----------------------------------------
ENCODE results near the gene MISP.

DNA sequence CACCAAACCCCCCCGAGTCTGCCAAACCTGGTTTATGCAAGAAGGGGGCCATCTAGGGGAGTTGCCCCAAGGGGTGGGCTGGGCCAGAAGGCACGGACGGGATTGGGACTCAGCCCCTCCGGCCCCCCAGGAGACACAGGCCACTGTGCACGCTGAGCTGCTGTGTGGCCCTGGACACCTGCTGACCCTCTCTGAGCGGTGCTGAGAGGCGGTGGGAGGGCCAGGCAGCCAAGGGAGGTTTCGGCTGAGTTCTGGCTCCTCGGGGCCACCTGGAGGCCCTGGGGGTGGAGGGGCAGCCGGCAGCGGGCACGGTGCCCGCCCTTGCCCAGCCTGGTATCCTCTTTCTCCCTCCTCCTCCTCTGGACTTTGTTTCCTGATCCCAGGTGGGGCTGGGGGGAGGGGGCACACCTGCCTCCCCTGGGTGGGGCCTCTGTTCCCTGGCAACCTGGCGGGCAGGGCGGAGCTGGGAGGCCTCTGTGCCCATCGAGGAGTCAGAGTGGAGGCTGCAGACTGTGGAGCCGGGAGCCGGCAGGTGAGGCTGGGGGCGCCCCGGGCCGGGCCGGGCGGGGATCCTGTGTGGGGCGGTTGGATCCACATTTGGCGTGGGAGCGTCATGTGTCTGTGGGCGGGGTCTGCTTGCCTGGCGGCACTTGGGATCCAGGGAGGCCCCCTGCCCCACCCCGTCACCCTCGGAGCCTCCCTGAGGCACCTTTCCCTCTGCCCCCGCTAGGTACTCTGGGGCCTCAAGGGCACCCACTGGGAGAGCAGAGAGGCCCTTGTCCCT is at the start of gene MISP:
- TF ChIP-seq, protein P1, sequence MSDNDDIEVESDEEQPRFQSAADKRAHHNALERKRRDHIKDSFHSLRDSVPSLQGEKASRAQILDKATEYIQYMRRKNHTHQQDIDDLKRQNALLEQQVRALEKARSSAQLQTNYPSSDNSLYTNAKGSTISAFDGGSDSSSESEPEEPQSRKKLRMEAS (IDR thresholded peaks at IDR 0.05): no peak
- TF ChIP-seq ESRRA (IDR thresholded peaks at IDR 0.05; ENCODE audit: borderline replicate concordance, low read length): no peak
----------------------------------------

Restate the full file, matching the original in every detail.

ENCODE results near the gene MISP.

DNA sequence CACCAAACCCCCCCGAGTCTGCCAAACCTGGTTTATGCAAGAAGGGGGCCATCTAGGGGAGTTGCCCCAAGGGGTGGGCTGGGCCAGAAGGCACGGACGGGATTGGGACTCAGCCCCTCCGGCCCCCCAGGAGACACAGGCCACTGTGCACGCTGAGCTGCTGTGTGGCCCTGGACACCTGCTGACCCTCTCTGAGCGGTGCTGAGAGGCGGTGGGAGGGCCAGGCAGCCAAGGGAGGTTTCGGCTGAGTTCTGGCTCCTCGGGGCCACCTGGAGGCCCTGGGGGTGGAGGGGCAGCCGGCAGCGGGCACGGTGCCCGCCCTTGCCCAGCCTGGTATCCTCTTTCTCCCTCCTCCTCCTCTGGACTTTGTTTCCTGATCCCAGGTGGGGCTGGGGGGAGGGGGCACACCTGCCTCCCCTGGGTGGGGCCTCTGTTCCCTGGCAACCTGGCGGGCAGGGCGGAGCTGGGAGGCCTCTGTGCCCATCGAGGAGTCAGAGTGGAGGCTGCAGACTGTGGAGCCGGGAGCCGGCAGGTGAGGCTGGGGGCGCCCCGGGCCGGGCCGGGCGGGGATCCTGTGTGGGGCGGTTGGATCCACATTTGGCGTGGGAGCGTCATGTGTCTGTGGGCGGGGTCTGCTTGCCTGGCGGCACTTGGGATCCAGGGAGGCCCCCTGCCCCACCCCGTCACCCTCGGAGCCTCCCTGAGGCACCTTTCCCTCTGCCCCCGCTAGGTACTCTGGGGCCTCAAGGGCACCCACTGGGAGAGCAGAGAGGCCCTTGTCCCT is at the start of gene MISP:
- TF ChIP-seq, protein P1, sequence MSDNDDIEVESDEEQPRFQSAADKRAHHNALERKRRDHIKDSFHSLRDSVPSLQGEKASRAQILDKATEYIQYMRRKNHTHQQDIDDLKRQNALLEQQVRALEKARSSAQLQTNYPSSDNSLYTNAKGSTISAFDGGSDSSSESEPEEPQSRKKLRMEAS (IDR thresholded peaks at IDR 0.05): no peak
- TF ChIP-seq ESRRA (IDR thresholded peaks at IDR 0.05; ENCODE audit: borderline replicate concordance, low read length): no peak